Literary Forms - EN336

Location Term Level Credits (ECTS) Current Convenor 2019-20
Canterbury Autumn
View Timetable
4 30 (15) DR S James

Pre-requisites

None

Restrictions

Not available as wild

2019-20

Overview

Literary Forms aims to introduce students to the major forms of literature: poetry, prose and drama, with a core emphasis on innovation. Students will examine the formal structures and generic features of these major forms and, through studying specific examples, observe how these forms change over time and in response to changes in authorship, literary production, and audience/readership. Embedded in this module will also be the development of writing and research skills that will equip students to manage successfully the transition from A-level to university study in the field of English and American Literature.

Details

This module appears in:


Contact hours

This module will be taught through lectures and seminars.
Contact hours: 52 hours
Private Study Hours: 248
Total: 300 hours

Method of assessment

Coursework: Assignment 1 (20%): close-reading exercise (1,500 words), Assignment 2 (30%): a research essay (2,500 words)
Exam: 2-hour examination (50%)

Indicative reading

Behn, Aphra, Oroonoko
Shakespeare, William, The Tempest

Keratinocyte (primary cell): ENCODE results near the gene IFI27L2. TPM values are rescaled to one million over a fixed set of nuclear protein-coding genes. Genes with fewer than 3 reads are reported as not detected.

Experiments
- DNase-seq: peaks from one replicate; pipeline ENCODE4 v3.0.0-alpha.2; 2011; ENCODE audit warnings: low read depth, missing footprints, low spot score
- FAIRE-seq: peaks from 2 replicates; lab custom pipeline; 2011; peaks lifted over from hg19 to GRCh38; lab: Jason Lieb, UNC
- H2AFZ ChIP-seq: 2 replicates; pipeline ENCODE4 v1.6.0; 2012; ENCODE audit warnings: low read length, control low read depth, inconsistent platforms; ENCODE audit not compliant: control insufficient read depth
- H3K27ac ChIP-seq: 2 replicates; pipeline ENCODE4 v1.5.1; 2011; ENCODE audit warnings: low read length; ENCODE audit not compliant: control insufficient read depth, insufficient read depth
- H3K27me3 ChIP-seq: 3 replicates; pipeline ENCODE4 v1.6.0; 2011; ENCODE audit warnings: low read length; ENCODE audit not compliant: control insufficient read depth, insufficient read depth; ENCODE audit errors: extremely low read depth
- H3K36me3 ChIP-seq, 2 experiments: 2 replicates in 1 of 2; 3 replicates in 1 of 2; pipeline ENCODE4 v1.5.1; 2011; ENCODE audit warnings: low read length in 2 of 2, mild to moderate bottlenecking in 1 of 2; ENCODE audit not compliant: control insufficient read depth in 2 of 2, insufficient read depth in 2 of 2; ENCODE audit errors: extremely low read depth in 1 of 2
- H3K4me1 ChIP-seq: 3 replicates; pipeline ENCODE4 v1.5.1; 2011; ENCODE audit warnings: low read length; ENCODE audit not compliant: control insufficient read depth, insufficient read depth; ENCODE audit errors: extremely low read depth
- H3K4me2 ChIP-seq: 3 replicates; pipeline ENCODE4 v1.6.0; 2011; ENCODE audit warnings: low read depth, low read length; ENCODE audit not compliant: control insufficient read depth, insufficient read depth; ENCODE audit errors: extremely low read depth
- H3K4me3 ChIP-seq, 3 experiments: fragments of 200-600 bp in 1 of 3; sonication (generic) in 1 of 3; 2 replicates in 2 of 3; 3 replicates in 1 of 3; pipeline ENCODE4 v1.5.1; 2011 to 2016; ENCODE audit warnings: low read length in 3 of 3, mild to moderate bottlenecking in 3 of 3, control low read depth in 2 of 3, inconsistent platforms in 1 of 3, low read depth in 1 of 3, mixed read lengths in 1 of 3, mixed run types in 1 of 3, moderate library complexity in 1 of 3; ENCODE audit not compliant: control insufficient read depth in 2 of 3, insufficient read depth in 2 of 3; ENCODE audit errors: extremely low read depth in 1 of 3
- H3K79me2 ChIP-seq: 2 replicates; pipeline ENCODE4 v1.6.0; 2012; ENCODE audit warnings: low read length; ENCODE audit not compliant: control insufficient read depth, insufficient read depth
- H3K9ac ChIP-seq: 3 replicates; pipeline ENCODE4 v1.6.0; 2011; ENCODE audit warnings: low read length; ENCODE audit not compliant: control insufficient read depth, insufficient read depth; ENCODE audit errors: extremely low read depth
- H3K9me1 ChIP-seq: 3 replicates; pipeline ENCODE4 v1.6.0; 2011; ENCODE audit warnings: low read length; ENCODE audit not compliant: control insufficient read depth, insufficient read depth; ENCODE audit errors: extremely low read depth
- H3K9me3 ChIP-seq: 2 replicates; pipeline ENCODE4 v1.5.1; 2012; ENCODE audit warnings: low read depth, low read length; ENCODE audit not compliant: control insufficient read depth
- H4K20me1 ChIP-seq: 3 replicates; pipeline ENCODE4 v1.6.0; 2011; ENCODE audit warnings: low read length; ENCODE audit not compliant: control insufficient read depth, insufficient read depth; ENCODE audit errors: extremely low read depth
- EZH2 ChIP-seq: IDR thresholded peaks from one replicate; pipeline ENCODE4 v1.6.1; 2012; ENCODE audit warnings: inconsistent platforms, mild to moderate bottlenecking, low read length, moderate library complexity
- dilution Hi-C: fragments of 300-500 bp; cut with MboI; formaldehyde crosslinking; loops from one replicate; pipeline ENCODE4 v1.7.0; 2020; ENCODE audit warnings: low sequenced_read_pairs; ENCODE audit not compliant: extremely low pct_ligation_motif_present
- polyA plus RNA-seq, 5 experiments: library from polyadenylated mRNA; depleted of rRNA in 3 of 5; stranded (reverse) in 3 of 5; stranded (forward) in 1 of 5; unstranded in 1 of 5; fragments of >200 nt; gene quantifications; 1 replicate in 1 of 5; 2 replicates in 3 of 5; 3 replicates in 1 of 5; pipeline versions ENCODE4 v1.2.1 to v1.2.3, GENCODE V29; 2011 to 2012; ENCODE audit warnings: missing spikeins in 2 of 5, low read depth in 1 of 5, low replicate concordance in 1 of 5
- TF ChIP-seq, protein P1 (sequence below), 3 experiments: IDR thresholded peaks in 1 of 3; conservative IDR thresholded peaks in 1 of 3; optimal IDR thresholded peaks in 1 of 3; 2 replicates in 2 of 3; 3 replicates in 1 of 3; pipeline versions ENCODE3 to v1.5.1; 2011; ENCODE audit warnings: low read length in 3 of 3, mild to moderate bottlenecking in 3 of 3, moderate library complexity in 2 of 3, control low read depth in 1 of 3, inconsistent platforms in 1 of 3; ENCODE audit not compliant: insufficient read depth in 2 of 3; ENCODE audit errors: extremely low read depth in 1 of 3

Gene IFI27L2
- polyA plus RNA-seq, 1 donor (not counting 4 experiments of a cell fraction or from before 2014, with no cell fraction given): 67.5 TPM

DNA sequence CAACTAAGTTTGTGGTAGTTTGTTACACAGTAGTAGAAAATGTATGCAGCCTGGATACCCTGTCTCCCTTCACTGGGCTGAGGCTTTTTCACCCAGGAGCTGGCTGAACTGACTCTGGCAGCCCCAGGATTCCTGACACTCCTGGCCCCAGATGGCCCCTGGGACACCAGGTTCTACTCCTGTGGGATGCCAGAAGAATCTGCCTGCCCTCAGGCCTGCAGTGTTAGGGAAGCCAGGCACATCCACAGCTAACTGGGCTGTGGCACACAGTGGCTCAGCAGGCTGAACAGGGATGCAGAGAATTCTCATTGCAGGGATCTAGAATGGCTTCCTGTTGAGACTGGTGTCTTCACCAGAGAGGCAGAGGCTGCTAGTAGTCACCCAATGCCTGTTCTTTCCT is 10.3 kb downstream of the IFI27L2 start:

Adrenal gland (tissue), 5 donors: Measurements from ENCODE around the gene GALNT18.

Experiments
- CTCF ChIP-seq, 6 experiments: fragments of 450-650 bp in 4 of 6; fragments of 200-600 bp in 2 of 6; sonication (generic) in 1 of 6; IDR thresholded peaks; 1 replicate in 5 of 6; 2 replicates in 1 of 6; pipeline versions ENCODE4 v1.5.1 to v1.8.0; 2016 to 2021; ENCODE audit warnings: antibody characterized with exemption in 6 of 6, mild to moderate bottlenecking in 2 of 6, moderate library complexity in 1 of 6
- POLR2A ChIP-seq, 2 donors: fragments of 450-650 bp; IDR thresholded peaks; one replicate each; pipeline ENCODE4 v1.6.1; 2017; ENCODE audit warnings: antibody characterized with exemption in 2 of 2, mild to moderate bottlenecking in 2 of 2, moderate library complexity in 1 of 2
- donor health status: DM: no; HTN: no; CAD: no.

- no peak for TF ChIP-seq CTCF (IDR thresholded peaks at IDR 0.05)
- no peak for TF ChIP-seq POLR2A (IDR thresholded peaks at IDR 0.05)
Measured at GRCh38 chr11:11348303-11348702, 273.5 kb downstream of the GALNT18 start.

Woolf, Virginia, Mrs Dalloway
Kanafani, Ghassan, Return to Haifa

See the library reading list for this module (Canterbury)

Learning outcomes

The intended subject specific learning outcomes.
On successfully completing the module students will be able to:

1 identify specific literary forms (e.g. poetry, narrative prose, drama), their structures and principles, related terminology, and the potential complexities of each form;
2 understand the relationship between form and meaning: that is, how literary forms shape and constrain meaning/s and interpretation/s; how literary forms evoke particular affects and/or ideologies;
3 understand the historical and cultural specificity of literary forms and how these change over time and across different locations (e.g. national contexts);
4 write critically, creatively, and comparatively about literary forms from different historical and cultural contexts.


The intended generic learning outcomes.
On successfully completing the module students will be able to:

1 identify and apply strategies of reading relevant to the material they encounter;
2 apply close reading techniques to a range of literary forms, and to make complex comparisons between them;
3 begin self-directed research, and evaluate and creatively deploy secondary critical and theoretical perspectives;
4 construct original, articulate, and well-substantiated arguments;
5 manage their time and workload effectively.

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